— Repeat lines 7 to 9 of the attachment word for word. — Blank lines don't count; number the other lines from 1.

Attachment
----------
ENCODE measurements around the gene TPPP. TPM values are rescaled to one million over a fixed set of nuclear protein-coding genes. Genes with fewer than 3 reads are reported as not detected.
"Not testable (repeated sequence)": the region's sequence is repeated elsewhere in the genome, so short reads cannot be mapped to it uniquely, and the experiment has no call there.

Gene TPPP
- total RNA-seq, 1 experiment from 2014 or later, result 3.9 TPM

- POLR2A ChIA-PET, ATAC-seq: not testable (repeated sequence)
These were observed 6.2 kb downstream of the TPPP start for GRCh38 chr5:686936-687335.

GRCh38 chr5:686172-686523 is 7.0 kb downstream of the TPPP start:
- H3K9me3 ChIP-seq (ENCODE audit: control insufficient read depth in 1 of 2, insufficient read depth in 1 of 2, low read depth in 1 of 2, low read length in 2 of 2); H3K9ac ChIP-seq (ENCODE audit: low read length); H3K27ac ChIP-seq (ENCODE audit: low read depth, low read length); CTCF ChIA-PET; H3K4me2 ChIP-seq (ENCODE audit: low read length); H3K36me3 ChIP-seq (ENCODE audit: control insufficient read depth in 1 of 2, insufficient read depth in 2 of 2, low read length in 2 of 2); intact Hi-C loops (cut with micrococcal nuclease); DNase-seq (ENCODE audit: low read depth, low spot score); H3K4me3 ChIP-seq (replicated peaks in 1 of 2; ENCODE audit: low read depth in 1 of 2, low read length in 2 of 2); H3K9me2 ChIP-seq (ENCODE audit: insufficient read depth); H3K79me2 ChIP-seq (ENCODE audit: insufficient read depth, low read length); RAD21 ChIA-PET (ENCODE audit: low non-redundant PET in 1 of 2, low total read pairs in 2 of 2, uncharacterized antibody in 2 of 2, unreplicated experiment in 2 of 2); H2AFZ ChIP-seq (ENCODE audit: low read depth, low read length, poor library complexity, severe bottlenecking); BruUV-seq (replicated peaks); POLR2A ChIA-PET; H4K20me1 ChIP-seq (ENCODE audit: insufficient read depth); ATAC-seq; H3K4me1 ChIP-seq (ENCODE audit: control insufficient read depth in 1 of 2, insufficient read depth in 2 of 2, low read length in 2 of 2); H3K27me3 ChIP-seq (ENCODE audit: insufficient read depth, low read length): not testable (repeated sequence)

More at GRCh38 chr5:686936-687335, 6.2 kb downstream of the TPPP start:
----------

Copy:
GRCh38 chr5:686172-686523 is 7.0 kb downstream of the TPPP start:
- H3K9me3 ChIP-seq (ENCODE audit: control insufficient read depth in 1 of 2, insufficient read depth in 1 of 2, low read depth in 1 of 2, low read length in 2 of 2); H3K9ac ChIP-seq (ENCODE audit: low read length); H3K27ac ChIP-seq (ENCODE audit: low read depth, low read length); CTCF ChIA-PET; H3K4me2 ChIP-seq (ENCODE audit: low read length); H3K36me3 ChIP-seq (ENCODE audit: control insufficient read depth in 1 of 2, insufficient read depth in 2 of 2, low read length in 2 of 2); intact Hi-C loops (cut with micrococcal nuclease); DNase-seq (ENCODE audit: low read depth, low spot score); H3K4me3 ChIP-seq (replicated peaks in 1 of 2; ENCODE audit: low read depth in 1 of 2, low read length in 2 of 2); H3K9me2 ChIP-seq (ENCODE audit: insufficient read depth); H3K79me2 ChIP-seq (ENCODE audit: insufficient read depth, low read length); RAD21 ChIA-PET (ENCODE audit: low non-redundant PET in 1 of 2, low total read pairs in 2 of 2, uncharacterized antibody in 2 of 2, unreplicated experiment in 2 of 2); H2AFZ ChIP-seq (ENCODE audit: low read depth, low read length, poor library complexity, severe bottlenecking); BruUV-seq (replicated peaks); POLR2A ChIA-PET; H4K20me1 ChIP-seq (ENCODE audit: insufficient read depth); ATAC-seq; H3K4me1 ChIP-seq (ENCODE audit: control insufficient read depth in 1 of 2, insufficient read depth in 2 of 2, low read length in 2 of 2); H3K27me3 ChIP-seq (ENCODE audit: insufficient read depth, low read length): not testable (repeated sequence)

More at GRCh38 chr5:686936-687335, 6.2 kb downstream of the TPPP start: